What does it mean to be religious today? Does religion actually exist in the modern world? Why do we blame religion or religious extremism for conflict and violence? Author Pankaj Mishra will explore these questions in his lecture, “Religion in the Modern World.” This event, which is free and open to the public, will be held on Wednesday, March 9, 5:30pm, in Taylor Hall, room 203.
Mishra is the author of several books that examine cultural issues, including From the Ruins of Empire: The Revolt Against the West and the Remaking of Asia, which has been widely acclaimed. In 2014, it became the first book by a non-Western writer to win Germany’s prestigious Leipzig Book Award for European Understanding. His novel The Romantics won the Los Angeles Times’ Art Seidenbaum Award for first fiction. His forthcoming book is A Great Clamour: Encounters with China and its Neighbors.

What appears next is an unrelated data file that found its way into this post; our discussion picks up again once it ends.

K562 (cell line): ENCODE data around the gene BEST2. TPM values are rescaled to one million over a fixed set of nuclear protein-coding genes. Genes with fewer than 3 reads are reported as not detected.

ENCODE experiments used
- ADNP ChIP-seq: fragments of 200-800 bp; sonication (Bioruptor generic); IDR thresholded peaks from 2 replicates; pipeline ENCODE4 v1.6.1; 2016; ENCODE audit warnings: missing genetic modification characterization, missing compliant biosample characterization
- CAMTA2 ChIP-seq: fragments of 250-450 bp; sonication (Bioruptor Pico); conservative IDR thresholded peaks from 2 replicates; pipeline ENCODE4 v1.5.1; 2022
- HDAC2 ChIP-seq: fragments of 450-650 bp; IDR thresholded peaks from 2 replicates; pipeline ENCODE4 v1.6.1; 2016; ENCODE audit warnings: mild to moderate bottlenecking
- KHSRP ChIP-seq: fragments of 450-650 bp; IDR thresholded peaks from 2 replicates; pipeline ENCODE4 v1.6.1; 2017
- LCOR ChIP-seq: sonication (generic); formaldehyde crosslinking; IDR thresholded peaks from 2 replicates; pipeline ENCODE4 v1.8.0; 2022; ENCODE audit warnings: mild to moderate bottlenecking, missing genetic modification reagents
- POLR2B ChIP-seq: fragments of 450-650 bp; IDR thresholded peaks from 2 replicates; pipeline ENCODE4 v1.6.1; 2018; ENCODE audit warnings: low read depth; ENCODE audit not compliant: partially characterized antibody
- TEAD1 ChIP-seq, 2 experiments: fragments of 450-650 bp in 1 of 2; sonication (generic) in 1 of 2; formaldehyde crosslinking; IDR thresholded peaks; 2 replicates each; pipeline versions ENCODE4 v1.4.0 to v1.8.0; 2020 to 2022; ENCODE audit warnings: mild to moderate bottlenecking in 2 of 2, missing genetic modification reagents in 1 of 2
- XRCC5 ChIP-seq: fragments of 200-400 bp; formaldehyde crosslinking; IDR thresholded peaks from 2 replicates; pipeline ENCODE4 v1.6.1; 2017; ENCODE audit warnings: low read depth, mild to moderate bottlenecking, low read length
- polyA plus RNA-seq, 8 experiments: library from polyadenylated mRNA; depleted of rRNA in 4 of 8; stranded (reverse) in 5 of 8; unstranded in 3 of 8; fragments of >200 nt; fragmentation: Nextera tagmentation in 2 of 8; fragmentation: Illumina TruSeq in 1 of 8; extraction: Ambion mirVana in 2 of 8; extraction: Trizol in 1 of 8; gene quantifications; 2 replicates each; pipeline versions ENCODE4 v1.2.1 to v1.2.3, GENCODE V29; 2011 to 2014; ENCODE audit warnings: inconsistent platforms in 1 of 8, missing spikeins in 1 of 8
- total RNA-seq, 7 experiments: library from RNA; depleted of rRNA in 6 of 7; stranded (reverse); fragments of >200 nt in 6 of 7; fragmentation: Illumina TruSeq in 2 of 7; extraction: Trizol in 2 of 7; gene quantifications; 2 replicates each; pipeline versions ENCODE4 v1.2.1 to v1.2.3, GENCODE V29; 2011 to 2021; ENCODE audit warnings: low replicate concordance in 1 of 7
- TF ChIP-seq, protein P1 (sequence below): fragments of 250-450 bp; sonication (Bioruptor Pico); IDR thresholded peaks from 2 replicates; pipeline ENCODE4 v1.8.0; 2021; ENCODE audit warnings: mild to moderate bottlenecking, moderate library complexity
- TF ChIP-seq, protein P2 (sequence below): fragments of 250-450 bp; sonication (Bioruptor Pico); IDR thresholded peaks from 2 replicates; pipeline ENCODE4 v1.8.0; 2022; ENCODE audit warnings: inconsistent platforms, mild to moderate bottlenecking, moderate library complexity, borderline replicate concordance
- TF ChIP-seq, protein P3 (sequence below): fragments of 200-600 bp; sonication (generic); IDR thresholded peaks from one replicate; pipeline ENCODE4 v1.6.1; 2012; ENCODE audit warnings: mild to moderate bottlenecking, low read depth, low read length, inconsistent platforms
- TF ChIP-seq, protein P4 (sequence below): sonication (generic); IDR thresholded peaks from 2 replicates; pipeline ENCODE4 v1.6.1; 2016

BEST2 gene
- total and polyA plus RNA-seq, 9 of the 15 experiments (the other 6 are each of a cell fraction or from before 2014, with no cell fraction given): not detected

Mishra is also a columnist for Bloomberg View and the New York Times Book Review, and contributes regularly to the New York Review of Books, London Review of Books, the Guardian, and the New Yorker. In 2014, he was awarded Yale University’s Windham-Campbell Literature Prize.
This event is sponsored by the Asian Studies Program with co-sponsorship by the Office of Dean of Faculty, the Departments of English, Political Science and Religion, and the Office of Religious and Spiritual Life.
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